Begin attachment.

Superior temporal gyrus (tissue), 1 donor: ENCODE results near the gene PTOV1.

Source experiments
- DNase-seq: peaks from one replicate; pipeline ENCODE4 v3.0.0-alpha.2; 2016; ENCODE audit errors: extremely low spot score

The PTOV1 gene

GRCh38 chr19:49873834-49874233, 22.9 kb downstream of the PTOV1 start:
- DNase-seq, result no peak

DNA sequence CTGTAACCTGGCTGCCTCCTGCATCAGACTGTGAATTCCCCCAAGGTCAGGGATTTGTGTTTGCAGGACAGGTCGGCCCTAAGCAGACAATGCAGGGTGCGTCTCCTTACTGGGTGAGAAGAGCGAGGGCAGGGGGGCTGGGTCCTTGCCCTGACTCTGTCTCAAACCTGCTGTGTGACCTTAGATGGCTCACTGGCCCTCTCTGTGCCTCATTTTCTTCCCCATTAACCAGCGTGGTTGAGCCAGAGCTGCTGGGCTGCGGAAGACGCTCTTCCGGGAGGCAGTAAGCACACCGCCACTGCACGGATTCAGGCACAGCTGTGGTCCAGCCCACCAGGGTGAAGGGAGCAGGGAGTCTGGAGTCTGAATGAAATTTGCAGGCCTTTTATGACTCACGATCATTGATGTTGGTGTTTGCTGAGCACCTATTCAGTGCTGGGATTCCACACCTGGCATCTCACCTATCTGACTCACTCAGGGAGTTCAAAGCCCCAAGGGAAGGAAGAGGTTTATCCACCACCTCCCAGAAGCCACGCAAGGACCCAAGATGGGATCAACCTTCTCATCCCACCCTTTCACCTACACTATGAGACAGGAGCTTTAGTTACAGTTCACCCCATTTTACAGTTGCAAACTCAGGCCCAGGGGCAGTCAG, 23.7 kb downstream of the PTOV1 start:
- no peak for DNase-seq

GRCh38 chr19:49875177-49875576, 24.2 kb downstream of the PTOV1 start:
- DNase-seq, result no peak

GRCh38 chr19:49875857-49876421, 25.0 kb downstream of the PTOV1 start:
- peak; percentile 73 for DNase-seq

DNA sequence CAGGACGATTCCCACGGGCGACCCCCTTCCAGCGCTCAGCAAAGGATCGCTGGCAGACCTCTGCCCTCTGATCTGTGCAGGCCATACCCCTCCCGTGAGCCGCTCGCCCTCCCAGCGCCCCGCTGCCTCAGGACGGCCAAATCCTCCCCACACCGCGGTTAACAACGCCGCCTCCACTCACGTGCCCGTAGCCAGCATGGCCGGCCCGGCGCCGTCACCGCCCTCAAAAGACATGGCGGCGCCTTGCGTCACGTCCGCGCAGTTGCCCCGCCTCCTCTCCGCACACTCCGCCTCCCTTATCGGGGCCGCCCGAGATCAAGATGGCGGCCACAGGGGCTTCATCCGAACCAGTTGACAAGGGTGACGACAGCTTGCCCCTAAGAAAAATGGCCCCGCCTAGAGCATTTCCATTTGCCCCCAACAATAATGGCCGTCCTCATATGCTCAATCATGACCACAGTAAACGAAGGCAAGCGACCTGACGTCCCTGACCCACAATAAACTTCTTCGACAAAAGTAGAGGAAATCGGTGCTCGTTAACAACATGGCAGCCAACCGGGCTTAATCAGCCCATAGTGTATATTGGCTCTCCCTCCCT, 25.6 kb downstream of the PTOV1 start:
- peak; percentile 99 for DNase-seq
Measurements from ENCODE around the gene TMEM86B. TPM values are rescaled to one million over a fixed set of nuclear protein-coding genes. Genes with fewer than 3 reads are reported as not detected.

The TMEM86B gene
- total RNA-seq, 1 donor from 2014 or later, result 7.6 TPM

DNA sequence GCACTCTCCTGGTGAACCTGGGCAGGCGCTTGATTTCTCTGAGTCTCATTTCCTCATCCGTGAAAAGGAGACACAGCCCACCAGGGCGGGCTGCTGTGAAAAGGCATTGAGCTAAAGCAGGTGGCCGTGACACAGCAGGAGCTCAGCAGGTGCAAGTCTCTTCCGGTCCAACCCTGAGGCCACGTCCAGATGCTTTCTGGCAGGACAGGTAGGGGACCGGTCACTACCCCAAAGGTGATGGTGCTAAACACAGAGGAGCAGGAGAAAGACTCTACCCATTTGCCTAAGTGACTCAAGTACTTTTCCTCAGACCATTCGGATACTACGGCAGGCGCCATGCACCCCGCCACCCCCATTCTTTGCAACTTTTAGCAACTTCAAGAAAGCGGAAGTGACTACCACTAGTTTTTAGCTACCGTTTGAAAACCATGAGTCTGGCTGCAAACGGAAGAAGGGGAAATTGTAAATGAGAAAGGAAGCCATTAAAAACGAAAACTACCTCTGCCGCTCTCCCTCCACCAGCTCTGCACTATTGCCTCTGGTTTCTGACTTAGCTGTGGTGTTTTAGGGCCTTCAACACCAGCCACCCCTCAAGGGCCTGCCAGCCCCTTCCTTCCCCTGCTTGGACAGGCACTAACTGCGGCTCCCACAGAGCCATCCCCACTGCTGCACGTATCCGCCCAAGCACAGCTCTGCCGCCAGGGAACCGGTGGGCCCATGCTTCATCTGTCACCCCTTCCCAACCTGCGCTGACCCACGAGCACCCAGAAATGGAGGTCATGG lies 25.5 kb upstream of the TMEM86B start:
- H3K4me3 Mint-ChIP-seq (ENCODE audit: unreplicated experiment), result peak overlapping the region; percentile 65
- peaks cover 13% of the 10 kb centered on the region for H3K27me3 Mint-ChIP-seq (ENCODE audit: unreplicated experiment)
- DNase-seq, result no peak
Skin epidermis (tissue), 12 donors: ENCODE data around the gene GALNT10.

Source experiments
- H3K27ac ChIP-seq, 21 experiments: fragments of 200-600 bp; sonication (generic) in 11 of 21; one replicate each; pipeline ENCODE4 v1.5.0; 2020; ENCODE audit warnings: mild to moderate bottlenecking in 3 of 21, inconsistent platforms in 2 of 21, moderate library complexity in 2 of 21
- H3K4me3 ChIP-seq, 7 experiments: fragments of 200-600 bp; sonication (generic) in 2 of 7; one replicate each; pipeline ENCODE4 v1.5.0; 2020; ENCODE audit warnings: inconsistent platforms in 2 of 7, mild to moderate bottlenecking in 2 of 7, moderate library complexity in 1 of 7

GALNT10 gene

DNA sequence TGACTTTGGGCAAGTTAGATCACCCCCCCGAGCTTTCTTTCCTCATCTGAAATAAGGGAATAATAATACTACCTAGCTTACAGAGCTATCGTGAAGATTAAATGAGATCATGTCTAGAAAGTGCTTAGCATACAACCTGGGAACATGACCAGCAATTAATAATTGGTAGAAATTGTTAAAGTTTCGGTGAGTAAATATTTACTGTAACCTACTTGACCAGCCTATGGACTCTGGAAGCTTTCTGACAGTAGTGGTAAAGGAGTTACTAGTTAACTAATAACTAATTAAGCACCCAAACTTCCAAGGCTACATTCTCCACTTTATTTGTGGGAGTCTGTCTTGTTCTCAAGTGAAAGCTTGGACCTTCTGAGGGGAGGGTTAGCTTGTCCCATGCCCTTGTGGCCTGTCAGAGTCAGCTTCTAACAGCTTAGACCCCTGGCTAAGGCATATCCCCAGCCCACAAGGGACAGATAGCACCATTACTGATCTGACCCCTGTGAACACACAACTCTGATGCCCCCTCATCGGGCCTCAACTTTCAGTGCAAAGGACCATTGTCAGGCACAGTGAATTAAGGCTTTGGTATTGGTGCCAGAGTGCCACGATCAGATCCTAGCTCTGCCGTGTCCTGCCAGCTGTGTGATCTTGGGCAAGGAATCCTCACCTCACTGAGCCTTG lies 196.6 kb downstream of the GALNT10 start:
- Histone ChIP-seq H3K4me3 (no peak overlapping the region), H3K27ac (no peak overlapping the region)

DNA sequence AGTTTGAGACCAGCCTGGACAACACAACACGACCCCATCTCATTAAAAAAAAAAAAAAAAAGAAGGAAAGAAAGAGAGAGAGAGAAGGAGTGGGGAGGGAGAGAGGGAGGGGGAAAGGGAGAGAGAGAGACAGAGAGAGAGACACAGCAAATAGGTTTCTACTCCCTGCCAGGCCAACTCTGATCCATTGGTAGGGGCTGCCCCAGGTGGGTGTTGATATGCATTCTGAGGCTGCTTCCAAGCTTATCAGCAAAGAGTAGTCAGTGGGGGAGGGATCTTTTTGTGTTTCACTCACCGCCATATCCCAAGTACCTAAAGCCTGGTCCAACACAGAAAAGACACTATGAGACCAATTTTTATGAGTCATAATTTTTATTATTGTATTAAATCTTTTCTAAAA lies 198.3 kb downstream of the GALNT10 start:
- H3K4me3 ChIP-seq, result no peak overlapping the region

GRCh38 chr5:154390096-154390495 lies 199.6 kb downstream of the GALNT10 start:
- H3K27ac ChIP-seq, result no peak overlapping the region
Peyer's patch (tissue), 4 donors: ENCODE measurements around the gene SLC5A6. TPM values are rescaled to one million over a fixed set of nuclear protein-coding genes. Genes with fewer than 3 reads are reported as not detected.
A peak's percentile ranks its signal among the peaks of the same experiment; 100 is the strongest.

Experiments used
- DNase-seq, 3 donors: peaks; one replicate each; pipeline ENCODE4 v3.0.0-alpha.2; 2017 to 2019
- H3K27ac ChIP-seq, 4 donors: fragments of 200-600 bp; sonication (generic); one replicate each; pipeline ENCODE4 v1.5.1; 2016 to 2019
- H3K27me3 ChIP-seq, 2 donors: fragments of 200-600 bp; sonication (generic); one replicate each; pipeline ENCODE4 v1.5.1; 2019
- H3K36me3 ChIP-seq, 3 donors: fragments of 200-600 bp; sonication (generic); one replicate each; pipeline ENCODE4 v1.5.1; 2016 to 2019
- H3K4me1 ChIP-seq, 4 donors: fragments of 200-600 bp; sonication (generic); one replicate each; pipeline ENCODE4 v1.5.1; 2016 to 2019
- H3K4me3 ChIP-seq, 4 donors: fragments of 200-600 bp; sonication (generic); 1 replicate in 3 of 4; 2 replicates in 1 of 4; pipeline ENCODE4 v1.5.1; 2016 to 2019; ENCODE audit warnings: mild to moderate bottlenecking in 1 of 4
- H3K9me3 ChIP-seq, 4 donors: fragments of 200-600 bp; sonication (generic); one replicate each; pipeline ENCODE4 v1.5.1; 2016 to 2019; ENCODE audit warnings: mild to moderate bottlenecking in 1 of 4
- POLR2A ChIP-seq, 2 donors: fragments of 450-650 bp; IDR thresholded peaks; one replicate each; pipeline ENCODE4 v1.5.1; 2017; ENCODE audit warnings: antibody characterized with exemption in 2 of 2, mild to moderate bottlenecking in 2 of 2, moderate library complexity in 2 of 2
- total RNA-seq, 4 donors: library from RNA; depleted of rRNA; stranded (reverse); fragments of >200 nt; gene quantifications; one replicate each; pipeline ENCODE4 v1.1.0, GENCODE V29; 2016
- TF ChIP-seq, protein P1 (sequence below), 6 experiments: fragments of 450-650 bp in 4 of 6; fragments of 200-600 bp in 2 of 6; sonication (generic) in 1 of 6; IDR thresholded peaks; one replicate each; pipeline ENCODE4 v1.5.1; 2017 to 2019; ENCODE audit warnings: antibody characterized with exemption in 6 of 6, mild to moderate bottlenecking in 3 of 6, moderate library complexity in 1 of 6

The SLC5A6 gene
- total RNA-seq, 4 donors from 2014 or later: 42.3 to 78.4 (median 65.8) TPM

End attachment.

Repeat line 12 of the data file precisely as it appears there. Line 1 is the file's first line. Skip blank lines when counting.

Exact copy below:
- peak; percentile 73 for DNase-seq